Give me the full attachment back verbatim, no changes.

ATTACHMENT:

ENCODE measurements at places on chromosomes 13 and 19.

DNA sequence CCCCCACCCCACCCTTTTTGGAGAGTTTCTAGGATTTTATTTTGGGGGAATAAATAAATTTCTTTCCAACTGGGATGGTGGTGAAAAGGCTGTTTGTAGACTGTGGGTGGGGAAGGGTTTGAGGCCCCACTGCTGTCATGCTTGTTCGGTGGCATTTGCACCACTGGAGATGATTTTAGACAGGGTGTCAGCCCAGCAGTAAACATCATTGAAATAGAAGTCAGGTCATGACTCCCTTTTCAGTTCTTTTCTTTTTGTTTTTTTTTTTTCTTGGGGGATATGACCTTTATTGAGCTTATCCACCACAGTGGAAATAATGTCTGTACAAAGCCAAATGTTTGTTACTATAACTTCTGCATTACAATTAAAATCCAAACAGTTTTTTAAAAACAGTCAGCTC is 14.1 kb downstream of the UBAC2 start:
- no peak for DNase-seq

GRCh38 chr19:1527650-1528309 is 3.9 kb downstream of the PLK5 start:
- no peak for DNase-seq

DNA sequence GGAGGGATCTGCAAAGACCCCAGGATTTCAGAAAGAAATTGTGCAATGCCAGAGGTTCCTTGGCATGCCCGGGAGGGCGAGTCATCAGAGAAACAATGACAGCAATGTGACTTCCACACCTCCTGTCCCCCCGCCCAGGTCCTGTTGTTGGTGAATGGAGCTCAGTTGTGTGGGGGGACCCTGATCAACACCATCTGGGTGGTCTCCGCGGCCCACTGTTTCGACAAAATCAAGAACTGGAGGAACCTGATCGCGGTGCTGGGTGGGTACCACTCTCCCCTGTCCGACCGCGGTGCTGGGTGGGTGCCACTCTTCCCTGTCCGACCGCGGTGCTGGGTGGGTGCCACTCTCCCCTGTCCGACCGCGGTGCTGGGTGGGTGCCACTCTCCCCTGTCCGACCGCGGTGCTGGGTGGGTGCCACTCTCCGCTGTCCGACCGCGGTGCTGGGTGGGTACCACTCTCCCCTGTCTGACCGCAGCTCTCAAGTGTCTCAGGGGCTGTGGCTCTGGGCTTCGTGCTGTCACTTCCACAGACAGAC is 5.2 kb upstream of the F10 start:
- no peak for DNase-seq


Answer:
ENCODE measurements at places on chromosomes 13 and 19.

DNA sequence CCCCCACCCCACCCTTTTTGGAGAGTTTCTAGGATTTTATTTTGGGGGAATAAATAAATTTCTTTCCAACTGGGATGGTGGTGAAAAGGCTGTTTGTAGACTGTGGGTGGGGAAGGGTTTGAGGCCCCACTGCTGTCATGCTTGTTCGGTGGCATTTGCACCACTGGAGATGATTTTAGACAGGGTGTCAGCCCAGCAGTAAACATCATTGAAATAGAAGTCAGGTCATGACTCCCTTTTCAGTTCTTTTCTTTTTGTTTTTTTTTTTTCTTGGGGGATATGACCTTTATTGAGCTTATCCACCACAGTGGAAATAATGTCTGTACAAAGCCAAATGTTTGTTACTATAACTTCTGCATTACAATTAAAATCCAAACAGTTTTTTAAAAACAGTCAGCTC is 14.1 kb downstream of the UBAC2 start:
- no peak for DNase-seq

GRCh38 chr19:1527650-1528309 is 3.9 kb downstream of the PLK5 start:
- no peak for DNase-seq

DNA sequence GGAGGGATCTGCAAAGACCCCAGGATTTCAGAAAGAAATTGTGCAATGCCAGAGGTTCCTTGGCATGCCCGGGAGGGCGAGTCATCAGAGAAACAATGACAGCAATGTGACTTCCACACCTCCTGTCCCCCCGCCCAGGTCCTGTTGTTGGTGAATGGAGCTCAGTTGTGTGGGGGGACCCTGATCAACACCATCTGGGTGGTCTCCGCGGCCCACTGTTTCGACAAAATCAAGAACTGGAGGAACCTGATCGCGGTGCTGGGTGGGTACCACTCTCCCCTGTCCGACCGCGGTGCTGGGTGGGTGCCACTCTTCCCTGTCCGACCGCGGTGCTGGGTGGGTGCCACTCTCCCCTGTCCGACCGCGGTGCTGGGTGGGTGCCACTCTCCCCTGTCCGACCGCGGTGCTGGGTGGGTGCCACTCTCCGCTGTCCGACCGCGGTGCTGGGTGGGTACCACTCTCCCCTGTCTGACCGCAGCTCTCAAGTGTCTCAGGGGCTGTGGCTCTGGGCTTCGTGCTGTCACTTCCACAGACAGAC is 5.2 kb upstream of the F10 start:
- no peak for DNase-seq